Every year, on April 5, India celebrates National Maritime Day to commemorate the voyage of a ship. But this wasn’t just any ship. The SS Loyalty, which made the journey from India to England in 1919, completed this voyage after winning a series of battles, not on the high seas but against India’s colonial powers. The story of the SS Loyalty is the story of a stubborn Indian nationalist who was determined to see a home-grown vessel take to the seas at a time when Britain controlled these waters.
By the late 19th century, a few Indian entrepreneurs were trying to break the hegemony in the field of steam navigation
In those times, European powers carved their imperial empires through the oceans. It was in the early 16th century that the tide turned in the waters around India, when the Portuguese defeated the combined forces of the Egyptians, Sultan of Gujarat and the Zamorin of Calicut, in the Battle of Diu (1509). This heralded a new era in trade.
Till then, trade to and from India had been controlled by Arab merchants, via the land route that connected the east and west. However, after Vasco da Gama landed in Calicut (now Kozhikode in Kerala), almost every ambitious European power landed up on India’s shores – the Dutch, the Danes, the English and even the Croats. Of course, Britain triumphed.
By the late 19th century, a few Indian entrepreneurs were trying to break this hegemony in the field of steam navigation. But these attempts were stymied by the sheer wealth and influence that the British companies commanded. The most notable attempt to start a shipping company was by Jamsetji Tata, who launched Tata Lines in 1890. It was meant to carry cotton and yarn between Bombay, China and Japan.
The most notable attempt to start a shipping company was by Jamsetji Tata, who launched Tata Lines in 1890
However, the biggest player in the shipping sector, British-owned Peninsular & Oriental Steam Navigation Company (P&O) at once dropped their freight rates from Rs 17 per ton to a ridiculous Rs 1.5 per ton. The result was inevitable – Tata Lines was forced to shut down. And, as soon as they tasted victory, P&O restored their rates to Rs 17!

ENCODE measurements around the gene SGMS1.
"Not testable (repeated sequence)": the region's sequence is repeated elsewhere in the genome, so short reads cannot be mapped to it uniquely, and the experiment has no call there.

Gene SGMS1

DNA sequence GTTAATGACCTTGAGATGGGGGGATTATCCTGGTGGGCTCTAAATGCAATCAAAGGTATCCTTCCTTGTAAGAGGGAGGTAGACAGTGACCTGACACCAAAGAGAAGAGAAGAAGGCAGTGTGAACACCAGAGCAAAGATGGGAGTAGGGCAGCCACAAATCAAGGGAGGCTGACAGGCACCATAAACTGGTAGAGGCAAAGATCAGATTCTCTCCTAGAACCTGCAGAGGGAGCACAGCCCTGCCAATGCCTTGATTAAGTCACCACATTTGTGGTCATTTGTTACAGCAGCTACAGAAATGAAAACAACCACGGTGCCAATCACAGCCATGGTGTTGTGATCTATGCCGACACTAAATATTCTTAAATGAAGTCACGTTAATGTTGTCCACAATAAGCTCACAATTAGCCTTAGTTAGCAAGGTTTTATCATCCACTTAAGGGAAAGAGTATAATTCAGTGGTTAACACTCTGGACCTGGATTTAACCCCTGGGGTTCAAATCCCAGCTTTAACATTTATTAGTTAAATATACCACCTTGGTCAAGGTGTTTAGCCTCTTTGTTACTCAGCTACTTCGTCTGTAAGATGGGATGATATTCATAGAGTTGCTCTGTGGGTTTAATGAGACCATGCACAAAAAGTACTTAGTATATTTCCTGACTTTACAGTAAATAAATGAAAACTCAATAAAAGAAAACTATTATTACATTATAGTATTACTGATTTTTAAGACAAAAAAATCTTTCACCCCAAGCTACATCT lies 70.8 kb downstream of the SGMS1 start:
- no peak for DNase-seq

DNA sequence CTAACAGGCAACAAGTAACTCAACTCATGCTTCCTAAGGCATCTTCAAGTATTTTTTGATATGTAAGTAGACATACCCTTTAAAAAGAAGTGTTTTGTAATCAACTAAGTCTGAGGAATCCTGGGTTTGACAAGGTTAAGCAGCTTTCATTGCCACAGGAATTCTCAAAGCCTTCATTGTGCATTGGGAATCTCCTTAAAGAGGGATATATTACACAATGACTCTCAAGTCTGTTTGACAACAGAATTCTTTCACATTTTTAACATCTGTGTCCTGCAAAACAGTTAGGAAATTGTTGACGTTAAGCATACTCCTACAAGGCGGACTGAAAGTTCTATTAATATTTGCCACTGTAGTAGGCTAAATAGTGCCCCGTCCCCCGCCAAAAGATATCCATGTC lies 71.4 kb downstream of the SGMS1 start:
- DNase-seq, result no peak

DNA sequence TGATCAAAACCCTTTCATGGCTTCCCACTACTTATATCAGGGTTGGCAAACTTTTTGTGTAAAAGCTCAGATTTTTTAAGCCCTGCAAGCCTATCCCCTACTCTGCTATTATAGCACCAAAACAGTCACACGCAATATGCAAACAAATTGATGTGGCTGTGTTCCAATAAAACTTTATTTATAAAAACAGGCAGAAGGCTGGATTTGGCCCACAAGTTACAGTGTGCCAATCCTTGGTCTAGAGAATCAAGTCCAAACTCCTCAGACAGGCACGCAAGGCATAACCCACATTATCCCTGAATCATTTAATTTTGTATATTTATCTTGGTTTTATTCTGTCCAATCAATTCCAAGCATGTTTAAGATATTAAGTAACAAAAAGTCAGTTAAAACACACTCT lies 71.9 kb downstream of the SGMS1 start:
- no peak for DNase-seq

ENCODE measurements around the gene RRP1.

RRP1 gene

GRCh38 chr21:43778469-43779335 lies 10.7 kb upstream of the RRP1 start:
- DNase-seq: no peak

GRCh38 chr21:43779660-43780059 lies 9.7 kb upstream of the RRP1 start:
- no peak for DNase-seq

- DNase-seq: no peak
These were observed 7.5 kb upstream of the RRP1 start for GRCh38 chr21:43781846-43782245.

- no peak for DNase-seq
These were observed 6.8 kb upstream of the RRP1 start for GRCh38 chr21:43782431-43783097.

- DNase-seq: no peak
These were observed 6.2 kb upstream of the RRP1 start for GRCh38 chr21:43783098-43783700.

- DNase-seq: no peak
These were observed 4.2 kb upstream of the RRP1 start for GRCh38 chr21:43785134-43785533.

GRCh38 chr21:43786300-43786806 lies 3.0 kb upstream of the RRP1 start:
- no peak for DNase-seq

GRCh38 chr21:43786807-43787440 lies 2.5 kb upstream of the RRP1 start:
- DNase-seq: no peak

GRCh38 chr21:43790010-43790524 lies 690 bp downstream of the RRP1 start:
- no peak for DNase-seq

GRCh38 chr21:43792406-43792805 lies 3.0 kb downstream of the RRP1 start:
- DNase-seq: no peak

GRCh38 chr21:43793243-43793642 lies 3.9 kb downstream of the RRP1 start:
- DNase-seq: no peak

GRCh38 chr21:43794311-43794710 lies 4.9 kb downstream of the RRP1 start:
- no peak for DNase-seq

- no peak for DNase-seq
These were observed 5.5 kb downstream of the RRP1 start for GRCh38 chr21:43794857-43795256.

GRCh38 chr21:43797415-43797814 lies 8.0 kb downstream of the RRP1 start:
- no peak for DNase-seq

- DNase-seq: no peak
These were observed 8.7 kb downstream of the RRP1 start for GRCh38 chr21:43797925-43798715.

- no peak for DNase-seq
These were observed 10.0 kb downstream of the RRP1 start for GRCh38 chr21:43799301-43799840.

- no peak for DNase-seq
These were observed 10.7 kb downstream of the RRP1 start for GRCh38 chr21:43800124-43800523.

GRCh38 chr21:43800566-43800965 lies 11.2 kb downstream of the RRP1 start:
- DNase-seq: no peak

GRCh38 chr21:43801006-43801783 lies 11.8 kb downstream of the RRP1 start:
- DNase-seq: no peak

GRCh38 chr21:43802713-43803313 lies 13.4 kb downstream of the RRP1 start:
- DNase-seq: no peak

The battle was won but the war had only just begun. In Tuticorin in South India, the Swadeshi Steam Navigation Company launched by V O Chidambaram Pillai in 1906 continued to compete with the British India Steam Navigation Company (BI) for shipping routes to Ceylon (now Sri Lanka). Like before, British shipping companies slashed their rates and, in a series of ‘unfortunate accidents’, British ships rammed into Swadeshi’s ships, both in the ports and at sea, inflicting extensive damage on the fleet. In 1908, Chidambaram Pillai was even imprisoned on ‘sedition’ charges and, in his absence, the company shut shop.
It was in 1919 that Walchand Hirachand, then a railway contractor and an ambitious businessman, chanced upon a ship named SS Loyalty, through a senior Crompton Executive, a Mr Watson, he had met on a train. Originally known as the RMS Empress of India, the ship had been purchased by Maharaja Sir Madho Rao Scindia of Gwalior and offered for service as a hospital ship during the First World War. With the end of the war, the ship was to be sold as a surplus.
Scindia family had no financial stake in the company and Hirachand used the name only to attract investors
Hirachand saw a great opportunity and got some of his friends and future business partners to contribute money towards the purchase of the ship. Together, they set up the Scindia Steam Navigation Company in 1919. Oddly enough, the Scindia family had no financial stake in the company and Hirachand used the name only to attract investors. It was a tough sell as most of the 102 Indian shipping companies registered between 1860 and 1925 had gone into liquidation, one after the other.
Hirachand had an additional challenge – Lord Inchcape, Chairman of British India Steam Navigation Company, one of the largest shipping companies in the world. Inchcape was the Goliath of the shipping world and was nicknamed the ‘Napoleon of Shipping’ for his shrewd business acumen. Anyone in the empire outside Britain had to seek permission from the Shipping Controller, who was Lord Inchcape’s crony. Hirachand was promptly refused permission.
But he refused to give up and bombarded the establishment with complaints. At the time, India had become a powder keg with the events leading up to the Jallianwala Bagh massacre (April 13, 1919), and there was a huge backlash against British policies in India and back home in Britain. So, as a ‘concession’, Hirachand was granted permission to buy the SS Loyalty.